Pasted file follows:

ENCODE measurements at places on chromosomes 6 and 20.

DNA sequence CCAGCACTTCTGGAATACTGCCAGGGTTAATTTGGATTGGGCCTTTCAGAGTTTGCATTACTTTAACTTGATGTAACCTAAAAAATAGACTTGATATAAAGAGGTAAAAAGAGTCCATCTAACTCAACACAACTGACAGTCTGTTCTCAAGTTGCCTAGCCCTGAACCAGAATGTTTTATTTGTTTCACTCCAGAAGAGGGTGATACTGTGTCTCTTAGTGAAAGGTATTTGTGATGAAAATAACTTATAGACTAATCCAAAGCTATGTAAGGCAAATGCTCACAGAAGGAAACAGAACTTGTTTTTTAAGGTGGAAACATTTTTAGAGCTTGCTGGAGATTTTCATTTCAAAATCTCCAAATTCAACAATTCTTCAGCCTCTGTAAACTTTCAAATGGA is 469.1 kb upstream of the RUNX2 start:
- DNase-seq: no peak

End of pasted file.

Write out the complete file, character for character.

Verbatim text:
ENCODE measurements at places on chromosomes 6 and 20.

DNA sequence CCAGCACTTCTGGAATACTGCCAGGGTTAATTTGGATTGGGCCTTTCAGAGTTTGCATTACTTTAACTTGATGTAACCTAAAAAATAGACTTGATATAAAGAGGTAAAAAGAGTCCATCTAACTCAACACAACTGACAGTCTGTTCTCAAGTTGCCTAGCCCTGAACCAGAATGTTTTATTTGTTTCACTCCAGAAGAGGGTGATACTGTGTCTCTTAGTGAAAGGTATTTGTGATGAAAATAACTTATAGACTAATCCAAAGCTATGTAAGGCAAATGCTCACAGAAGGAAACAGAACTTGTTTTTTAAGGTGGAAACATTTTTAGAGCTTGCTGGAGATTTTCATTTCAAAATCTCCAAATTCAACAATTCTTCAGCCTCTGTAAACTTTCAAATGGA is 469.1 kb upstream of the RUNX2 start:
- DNase-seq: no peak